Long dispelled are the myths of inadequate protein intake in vegetarian diets. We now know that a balanced and varied vegetarian diet, containing nuts, seeds, organic tofu, eggs, legumes, and quinoa will provide us with all our body needs. One uncertainty that continues to linger is whether or not a vegetarian diet can provide sufficient omega-3 fatty acids. Seafood is the highest source of omega-3 fatty acids, but there are plenty of plant-based sources as well. I’ve outlined the recommended intake of plant-based omega-3s for vegetarians and vegans, and have included tips on how to ensure the maximum amount of this important nutrient is absorbed by the body.
What’s All the Fuss About Fish?
Omega-3 fatty acids in the form of EPA and DHA can only be found in seafood (lesser amounts in seaweed). It is these compounds that have been well researched for their important role in reducing inflammation, blood clots, and blood pressure. They are also a major component of our retina, brain, cell membranes and sperm. Studies have linked DHA deficiencies to several neurological and behavioural disorders such as depression, schizophrenia, Alzheimer’s disease and Attention Deficit Hyperactivity Disorder (ADHD).
Omega-3s for Vegetarians and Vegans – What About Flaxseeds?
Chia seeds, flaxseeds, soybeans, hemp hearts and walnuts are all good sources of omega-3 fatty acids. They contain the less potent alpha-linolenic acid (ALA), unlike the powerful DHA and EPA found in seafood. ALA can be converted into DHA and EPA but unfortunately, the conversion isn’t always very efficient; only 2% to 10% of ALA converts to DHA and EPA.
A number of factors can block the conversion of ALA into DHA and EPA; this includes excess omega-6 fatty acids, trans fats (more on these two fats below), and alcohol. Insufficient energy or protein intake also decreases the conversion of ALA to EPA and DHA as well as deficiencies of pyridoxine, biotin, calcium, copper, magnesium and zinc.
“Where ever flaxseeds become a regular food item among the people, there will be better health”
Some Fats Are Good, Some Fats Are Better
Vegetarians are likely to have a higher intake of omega-6 fatty acids which are found in vegetable oils including sunflower, safflower, grapeseed, corn and soy oil. Omega-6s are also found in healthier foods including nuts and seeds. Current estimations for intake of omega-6s to omega-3s for the general population is a ratio of 10:1. Researchers have found a ratio of 2:1 is required for maximum conversion of ALA to both EPA and DHA.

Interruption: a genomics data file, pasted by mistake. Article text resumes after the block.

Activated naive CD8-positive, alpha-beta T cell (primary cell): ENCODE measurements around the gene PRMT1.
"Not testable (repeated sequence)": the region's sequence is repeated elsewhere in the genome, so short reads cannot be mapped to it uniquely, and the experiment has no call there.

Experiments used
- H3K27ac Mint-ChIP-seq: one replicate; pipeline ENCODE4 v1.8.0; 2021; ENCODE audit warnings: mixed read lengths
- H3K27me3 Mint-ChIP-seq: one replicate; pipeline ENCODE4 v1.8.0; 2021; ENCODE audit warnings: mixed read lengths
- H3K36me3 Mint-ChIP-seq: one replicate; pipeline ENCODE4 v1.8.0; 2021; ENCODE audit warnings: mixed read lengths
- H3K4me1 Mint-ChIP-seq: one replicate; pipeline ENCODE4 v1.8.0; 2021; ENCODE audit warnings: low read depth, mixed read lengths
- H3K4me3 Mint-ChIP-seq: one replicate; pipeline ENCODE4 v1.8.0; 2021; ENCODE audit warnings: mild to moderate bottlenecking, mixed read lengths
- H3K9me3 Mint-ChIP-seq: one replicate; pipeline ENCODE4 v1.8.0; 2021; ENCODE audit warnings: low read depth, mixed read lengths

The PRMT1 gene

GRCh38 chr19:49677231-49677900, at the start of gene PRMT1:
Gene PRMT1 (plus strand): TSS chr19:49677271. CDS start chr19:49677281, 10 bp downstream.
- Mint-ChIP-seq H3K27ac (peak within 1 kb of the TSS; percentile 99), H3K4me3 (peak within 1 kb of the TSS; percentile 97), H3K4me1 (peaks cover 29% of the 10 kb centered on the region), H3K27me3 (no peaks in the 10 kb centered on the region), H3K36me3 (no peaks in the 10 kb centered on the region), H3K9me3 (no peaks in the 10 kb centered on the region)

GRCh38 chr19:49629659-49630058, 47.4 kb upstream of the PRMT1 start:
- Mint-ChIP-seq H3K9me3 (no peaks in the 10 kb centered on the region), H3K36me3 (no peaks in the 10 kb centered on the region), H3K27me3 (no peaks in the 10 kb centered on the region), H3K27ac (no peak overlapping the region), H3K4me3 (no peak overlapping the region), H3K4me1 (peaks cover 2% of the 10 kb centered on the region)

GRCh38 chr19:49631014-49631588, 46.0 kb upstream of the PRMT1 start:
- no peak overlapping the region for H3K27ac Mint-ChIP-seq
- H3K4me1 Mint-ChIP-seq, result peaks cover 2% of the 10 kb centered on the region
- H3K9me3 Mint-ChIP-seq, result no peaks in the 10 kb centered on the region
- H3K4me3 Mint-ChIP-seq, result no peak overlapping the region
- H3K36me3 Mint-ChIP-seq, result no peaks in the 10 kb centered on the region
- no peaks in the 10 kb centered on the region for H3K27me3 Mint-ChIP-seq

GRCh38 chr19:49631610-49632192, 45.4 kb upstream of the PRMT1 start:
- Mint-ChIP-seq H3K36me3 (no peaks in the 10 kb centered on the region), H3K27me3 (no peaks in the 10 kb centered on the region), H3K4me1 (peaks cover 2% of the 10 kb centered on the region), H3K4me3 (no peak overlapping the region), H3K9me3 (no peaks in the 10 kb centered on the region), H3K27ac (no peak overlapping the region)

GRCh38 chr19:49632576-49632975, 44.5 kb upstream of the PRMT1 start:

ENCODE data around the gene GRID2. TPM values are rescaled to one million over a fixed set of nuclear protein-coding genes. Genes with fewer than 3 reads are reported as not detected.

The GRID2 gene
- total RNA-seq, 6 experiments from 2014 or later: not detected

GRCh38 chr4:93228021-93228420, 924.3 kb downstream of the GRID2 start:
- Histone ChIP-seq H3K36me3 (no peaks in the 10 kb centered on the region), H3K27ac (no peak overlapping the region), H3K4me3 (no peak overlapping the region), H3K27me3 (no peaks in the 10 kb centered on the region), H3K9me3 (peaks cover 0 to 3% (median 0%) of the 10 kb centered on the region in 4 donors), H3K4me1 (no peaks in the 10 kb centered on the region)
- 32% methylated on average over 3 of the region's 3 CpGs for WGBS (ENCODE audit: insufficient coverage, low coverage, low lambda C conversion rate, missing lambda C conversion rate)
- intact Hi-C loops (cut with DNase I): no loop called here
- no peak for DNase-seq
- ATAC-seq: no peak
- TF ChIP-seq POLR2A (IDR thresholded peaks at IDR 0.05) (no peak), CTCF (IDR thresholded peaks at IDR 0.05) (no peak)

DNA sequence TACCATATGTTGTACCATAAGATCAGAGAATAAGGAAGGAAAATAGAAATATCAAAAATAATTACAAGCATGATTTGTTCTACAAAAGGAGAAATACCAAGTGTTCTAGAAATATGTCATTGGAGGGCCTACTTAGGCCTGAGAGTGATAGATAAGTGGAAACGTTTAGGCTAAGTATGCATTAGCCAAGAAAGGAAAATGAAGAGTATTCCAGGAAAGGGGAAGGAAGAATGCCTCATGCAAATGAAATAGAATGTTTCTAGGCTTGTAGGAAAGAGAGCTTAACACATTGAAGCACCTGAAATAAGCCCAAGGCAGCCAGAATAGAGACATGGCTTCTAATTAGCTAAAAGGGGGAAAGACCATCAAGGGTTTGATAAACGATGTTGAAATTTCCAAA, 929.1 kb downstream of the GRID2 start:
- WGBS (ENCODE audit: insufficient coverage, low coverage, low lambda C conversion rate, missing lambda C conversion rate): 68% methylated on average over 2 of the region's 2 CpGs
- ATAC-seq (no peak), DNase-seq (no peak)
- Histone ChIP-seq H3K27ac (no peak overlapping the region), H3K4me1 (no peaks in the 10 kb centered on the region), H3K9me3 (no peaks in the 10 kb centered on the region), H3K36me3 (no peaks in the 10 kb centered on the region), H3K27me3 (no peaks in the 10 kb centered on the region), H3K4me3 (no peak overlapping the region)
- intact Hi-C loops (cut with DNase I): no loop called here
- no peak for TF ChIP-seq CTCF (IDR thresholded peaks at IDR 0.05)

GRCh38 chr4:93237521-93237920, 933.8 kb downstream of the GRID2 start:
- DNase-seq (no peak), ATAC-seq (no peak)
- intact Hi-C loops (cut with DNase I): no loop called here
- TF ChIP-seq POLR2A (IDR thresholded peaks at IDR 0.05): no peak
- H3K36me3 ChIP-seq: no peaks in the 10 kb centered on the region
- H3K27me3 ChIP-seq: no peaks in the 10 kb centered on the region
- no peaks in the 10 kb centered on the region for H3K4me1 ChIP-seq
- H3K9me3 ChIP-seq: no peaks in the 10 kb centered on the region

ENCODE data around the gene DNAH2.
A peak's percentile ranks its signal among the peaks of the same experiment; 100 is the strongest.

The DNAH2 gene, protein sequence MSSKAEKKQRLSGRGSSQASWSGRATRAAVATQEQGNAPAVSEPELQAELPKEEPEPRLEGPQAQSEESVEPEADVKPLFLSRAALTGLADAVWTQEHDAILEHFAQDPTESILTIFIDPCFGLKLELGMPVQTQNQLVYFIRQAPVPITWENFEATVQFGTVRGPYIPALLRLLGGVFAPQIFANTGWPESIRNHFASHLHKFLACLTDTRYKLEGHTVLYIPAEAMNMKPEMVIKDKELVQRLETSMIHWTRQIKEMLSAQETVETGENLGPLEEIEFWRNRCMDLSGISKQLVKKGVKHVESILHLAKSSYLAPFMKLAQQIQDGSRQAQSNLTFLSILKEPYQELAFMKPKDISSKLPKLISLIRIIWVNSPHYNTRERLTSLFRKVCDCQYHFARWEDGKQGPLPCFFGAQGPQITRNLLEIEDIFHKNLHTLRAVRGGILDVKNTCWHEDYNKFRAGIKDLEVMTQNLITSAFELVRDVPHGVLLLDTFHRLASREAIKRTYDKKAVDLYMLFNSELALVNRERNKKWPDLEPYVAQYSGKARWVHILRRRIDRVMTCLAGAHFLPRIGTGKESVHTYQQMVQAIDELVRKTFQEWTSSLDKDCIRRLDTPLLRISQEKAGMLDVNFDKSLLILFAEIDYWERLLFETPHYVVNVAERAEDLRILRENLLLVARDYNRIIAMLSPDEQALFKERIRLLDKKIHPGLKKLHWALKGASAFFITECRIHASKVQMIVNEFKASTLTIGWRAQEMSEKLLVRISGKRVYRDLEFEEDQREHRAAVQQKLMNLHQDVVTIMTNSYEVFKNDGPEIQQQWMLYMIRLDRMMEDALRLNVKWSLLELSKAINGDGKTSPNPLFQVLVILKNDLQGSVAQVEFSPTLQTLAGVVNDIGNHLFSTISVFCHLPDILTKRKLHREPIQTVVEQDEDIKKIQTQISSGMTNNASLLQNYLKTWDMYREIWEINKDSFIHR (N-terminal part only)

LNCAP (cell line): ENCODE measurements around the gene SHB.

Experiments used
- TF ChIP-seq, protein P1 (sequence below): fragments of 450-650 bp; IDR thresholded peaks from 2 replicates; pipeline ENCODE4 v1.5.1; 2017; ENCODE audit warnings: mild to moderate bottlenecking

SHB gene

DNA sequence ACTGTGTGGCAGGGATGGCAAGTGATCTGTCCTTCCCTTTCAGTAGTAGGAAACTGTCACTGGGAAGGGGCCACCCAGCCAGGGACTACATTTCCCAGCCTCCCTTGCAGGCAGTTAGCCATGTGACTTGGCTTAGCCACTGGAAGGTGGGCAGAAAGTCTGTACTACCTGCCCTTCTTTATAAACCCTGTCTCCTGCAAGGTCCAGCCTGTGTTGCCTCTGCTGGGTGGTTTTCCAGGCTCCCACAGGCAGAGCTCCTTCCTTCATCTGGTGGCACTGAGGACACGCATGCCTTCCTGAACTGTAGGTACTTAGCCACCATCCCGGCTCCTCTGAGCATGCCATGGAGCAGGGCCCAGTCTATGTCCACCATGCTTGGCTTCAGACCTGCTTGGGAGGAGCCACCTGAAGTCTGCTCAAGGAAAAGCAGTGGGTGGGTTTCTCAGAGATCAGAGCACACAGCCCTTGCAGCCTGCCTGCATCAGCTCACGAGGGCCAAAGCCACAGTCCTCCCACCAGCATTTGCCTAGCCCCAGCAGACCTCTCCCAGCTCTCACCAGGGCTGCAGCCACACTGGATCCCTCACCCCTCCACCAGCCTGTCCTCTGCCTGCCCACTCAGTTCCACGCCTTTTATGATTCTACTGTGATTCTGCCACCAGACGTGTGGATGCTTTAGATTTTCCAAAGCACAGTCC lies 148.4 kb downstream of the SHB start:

Trans fats are created through the hydrogenation of vegetable oils, which turns a liquid fat into a solid. Trans fats can be found in margarine, store-bought baked goods, crackers, fried foods including doughnuts, frozen pizzas and pie crusts and in many fast food restaurants. Aside from decreasing the conversion of ALA to EPA and DHA, trans fats have also been shown to increase our LDL or bad cholesterol and decrease our HDL good cholesterol. They have been strongly linked to increased risk of heart attack and stroke.
How Much Plant Based Omega-3s Do Vegetarians and Vegans Need?
There have been no Recommended Dietary Intakes (RDIs) set for any of these essential fatty acids. Based on the available evidence we should be aiming for at least 650 milligrams per day of EPA and DHA and a minimum of 300mg of DHA/day during pregnancy and lactation. Although these are not official recommendations, they are the best we have based on the current research.
Theoretically, those following a vegetarian diet would not able to reach the recommended targets for both EPA and DHA through diet alone. Even with the use of DHA-enriched eggs and some seaweed, the best a vegetarian could do is to meet the recommended target for DHA. Though vegetarians may be in luck. Interestingly, some current research suggests that approximately 10% of DHA is retro-converted back to EPA. This is suggesting that if sufficient ALA and DHA are consumed, total EPA production would be sufficient and therefore all needs met.